From not so long ago, as shown in Peter Steiner’s cartoon, as published in The New Yorker. One dog to another, “On the Internet, nobody knows you’re a dog.”
I remember this from the late 90s to early 2000s; you remember those dot-bomb days? And yes, who cares if I am dating myself!
At the time, I started working in sales and my company Xcert International had this awesome Public Key Cryptography (PKI) software that competed against the likes of Entrust and Netscape, that could help people, at least in the U.S. Federal and the Department of Defense (DOD) for starters, to start moving away from username and passwords, and start using a smart card, two-factor authentication something you have your CAC/PIV Smart Card and something you know your PIN–very basic two-factor authentication overview. I know, but you get the idea.
Two-factor authentication isn’t just for techies
Two-factor authentication isn’t just for the techies anymore like it used to be. As more and more internet-savvy generations blossom, they will see the importance and are already seeing it today as most digital users are exposed to it at some point.
Whether it’s for your video game cell phone account, etc. more and more applications and vendors are utilizing some form of two-factor authentication.
SMS is useful as everybody has a phone and is attached to it all day long but not always the most secure for many reasons such as who knows who has your phone now like a sibling who wants to avenge something. How about a one-time passcode application running on that phone now where talking! Better yet in DOD or Federal Gov’t put a sled on that mobile device so a CAC or PIV can be used to authenticate to that iPad, Android or iPhone.
As everybody was getting away from everything being on local mainframes and local storage, and networks started spreading, and the internet crawl recovered and turned to sprawl from the dot-bomb days, the world of two-factor authentication importance started to take hold. I know this because I was trying to sell RSA SecurID and also RSA Keon PKI, which was really Xcert PKI that RSA acquired. Everywhere I went, everybody was kicking the tires on PKI, but few were implementing and deploying outside their labs, other than DOD.
DOD rolled out the CAC card and realized there are many benefits like much less help desk calls which are cut down for handling passwords that users forgot or expired, securer networks. After all, username and password access cut off and axed that vulnerability of easily getting username and password from social engineering. Or, better yet, from bad software which you know can accidentally come from the good guys sometimes mistakenly exploited!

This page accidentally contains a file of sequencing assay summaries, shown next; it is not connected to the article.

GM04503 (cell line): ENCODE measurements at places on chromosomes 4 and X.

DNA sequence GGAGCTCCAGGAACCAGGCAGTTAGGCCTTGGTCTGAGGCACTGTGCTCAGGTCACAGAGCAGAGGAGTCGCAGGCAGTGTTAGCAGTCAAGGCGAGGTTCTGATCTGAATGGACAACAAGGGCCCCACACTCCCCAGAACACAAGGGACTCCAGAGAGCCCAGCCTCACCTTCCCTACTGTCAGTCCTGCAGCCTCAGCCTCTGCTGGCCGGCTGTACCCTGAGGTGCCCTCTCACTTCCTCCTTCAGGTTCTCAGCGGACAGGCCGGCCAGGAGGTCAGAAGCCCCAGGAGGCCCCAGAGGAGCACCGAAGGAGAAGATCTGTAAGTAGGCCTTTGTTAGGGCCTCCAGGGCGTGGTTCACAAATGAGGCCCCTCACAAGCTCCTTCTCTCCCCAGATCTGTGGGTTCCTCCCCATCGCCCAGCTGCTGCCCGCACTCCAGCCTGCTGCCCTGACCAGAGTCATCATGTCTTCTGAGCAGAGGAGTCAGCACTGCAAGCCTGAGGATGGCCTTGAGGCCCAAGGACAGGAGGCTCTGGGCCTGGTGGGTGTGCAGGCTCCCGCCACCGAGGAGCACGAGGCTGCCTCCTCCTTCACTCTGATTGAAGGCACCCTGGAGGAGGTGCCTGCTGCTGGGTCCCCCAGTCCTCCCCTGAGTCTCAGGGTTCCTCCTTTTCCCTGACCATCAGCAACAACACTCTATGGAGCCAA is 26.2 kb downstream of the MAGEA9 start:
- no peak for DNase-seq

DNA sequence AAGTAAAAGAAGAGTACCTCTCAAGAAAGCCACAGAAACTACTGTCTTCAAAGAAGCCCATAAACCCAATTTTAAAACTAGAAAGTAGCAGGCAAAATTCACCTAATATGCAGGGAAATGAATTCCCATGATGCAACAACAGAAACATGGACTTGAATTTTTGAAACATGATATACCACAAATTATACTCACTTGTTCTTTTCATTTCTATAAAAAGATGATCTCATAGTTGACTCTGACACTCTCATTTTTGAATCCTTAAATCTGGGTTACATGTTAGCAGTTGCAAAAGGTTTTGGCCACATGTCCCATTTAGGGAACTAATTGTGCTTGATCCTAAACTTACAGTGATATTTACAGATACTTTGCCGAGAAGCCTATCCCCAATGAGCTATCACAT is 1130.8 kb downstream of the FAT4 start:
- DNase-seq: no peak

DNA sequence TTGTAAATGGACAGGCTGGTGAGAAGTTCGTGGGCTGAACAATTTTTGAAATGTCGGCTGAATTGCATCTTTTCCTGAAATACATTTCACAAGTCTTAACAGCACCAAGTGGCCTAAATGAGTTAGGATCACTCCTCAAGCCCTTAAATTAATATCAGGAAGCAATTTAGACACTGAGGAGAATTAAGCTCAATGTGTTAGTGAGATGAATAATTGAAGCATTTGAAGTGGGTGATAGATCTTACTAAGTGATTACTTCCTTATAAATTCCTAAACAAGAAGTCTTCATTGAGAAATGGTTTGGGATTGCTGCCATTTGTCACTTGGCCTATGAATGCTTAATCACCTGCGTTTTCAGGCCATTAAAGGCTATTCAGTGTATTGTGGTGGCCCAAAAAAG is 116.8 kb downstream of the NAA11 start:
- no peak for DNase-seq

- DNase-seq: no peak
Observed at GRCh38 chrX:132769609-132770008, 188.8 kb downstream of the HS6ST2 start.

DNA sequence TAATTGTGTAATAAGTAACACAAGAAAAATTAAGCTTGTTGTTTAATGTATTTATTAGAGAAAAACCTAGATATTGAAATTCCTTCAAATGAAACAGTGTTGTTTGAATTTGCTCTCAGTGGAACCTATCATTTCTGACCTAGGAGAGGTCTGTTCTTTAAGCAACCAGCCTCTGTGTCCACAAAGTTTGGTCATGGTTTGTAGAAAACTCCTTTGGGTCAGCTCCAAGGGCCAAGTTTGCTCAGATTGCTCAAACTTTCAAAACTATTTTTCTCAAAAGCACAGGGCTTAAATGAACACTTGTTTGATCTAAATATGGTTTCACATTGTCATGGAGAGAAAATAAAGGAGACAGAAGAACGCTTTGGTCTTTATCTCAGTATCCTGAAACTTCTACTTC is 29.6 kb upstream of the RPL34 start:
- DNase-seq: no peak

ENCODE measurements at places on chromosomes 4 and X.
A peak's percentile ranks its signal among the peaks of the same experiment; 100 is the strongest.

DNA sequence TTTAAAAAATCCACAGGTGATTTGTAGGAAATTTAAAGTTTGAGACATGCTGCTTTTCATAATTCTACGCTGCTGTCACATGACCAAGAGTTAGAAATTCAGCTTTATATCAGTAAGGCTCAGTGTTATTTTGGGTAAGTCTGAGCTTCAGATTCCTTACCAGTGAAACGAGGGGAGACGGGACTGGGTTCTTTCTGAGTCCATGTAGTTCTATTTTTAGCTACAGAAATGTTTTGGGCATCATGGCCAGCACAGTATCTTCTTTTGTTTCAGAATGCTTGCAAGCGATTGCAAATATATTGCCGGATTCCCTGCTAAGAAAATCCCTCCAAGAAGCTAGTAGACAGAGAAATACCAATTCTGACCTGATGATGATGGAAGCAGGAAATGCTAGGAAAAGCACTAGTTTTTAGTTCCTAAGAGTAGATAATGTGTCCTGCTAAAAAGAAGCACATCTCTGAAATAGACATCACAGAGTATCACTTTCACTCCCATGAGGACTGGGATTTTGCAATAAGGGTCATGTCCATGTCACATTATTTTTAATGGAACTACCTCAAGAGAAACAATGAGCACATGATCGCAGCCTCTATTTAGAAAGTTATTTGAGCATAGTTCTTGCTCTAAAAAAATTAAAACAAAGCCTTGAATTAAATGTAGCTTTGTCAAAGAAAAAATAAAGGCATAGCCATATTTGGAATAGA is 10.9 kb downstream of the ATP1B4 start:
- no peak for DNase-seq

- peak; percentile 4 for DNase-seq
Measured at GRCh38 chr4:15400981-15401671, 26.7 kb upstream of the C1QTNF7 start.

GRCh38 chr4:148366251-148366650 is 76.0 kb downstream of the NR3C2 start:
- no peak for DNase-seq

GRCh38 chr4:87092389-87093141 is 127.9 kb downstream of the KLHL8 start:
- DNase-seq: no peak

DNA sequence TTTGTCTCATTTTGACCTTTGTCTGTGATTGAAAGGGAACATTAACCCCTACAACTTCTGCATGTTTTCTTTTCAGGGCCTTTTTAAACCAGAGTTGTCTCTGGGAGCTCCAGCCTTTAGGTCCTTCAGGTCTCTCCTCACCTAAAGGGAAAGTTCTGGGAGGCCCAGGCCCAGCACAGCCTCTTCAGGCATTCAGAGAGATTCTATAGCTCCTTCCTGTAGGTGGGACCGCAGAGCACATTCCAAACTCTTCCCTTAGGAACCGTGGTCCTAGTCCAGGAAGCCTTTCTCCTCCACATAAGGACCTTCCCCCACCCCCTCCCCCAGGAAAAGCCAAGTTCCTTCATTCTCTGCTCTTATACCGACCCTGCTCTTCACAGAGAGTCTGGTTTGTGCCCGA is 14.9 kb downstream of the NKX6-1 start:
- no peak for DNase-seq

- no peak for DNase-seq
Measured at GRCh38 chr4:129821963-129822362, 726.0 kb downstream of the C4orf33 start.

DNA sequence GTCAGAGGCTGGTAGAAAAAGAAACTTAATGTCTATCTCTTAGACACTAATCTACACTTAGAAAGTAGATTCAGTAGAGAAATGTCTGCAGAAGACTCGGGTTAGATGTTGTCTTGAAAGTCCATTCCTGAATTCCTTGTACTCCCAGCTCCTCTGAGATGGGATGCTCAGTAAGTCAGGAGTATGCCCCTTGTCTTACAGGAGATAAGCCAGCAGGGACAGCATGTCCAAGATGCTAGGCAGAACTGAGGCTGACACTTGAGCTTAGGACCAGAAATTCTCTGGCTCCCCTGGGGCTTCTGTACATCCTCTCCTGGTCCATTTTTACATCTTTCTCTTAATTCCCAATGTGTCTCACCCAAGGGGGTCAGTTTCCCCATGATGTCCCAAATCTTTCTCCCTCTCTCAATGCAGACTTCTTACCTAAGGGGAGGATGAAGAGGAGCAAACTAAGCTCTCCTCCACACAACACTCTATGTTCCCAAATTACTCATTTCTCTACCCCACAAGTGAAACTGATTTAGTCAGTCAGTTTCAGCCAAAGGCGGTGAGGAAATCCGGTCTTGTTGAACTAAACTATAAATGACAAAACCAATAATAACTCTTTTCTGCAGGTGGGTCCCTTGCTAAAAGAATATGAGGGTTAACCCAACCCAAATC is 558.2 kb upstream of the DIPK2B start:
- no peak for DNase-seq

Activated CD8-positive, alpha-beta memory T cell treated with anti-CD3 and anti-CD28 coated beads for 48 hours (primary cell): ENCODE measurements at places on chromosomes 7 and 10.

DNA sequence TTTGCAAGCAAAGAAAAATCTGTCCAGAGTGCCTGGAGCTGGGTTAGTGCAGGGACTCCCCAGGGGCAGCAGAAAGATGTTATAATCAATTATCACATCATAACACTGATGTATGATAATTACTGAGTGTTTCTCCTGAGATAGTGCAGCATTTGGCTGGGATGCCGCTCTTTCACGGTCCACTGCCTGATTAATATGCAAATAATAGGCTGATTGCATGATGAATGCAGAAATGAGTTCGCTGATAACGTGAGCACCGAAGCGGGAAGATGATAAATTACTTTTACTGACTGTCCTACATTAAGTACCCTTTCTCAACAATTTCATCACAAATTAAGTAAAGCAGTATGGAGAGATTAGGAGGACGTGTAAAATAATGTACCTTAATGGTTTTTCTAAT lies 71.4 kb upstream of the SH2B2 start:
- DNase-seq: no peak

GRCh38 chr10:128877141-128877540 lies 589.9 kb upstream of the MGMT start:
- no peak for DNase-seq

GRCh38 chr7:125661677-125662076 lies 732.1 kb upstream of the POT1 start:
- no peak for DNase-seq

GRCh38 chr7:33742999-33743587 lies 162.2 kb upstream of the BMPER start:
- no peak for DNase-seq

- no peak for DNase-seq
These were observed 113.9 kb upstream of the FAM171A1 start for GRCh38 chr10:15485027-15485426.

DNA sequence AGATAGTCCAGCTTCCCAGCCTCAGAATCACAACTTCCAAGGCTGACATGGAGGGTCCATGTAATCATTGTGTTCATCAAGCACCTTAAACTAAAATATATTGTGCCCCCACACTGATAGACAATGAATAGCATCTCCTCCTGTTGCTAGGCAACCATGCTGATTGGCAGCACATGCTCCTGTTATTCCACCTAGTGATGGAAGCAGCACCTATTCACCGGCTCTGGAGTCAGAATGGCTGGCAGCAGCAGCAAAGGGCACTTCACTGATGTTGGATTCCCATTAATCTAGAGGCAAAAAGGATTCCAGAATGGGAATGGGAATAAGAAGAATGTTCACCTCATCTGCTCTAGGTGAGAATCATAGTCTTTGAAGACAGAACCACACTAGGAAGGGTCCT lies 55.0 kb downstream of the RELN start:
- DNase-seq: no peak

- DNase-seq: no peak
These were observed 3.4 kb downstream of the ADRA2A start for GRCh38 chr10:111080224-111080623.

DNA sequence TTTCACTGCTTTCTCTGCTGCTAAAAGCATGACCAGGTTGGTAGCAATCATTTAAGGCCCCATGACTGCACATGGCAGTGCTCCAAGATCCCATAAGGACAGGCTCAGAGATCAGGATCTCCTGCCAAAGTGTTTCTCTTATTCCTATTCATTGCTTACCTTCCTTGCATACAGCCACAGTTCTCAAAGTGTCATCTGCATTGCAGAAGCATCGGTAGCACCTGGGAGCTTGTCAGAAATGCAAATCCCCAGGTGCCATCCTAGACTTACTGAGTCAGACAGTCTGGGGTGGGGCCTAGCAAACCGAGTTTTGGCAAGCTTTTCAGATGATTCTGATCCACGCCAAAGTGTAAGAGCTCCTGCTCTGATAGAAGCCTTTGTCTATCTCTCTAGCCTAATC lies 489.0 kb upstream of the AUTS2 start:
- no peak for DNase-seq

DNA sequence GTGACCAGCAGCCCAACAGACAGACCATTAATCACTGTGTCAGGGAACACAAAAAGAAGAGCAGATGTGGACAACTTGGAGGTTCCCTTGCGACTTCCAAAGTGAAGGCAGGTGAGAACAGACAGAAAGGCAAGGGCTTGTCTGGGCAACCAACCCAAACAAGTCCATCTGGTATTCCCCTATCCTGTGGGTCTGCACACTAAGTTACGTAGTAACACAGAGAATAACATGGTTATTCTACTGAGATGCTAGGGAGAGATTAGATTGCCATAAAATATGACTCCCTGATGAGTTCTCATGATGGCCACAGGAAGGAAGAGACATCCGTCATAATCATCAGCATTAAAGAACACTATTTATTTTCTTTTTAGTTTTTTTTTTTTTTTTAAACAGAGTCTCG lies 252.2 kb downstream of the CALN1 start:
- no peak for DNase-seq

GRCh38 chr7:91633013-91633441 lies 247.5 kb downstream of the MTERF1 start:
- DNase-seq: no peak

Once DOD deployed CAC they also started to realize the benefits of having the ability to use CAC/PIV smart card authentication for other than just logical access to their secure domain but also to websites and other applications that used CAC authentication.
And a bonus, it can also be used for physical access which has mostly stayed the same with solutions that are Radio Frequency Based (RFID) based. We didn’t sell a lot of PKI back then late 90s early 2000s, but just about every customer we tried selling PKI to was using one-time passcodes, mostly RSA SecurID Key Fobs and the admin with most key fobs around his or her neck was usually the leader of the tech team. Ah, those were the days!
We didn’t have to sell PKI back then to be successful as the key fobs were selling themselves as every VPN admin had at least one and multiply that throughout and you’re looking at many key fobs, almost like the most flair in Office Space or that’s what it reminds me of.
Come a long way!
We have come a long way and without referencing any numbers, what you will find is that the DOD has implemented and deployed across all branches, CAC card logon for logical access, smart card login to domains, websites, e-mails, and other homegrown or third-party apps that support CAC/PIV smart card login.
Although DOD says they are moving away from the CAC Card, chances are the next solution will be a PKI-based solution whether it is on a smart card or you have to use other forms of authentication, DNA, fingerprint, voice, Retina, so many choices now I give up but you know what I mean. On the Federal side, the DHS HSPD-12 creators have not done as well deploying throughout but have come a long way.
Many suggest the problem in Federal had to do with it not being a funded program but much more emphasis coming from OIG and getting systems Authority to Operate (ATO), Certification and Accreditation, which are helping to push to make sure they continue implementing PIV and at a better rate and punish those agencies that aren’t stepping up to the plate to help secure our government and its resources.
Find out more about authentication authorization.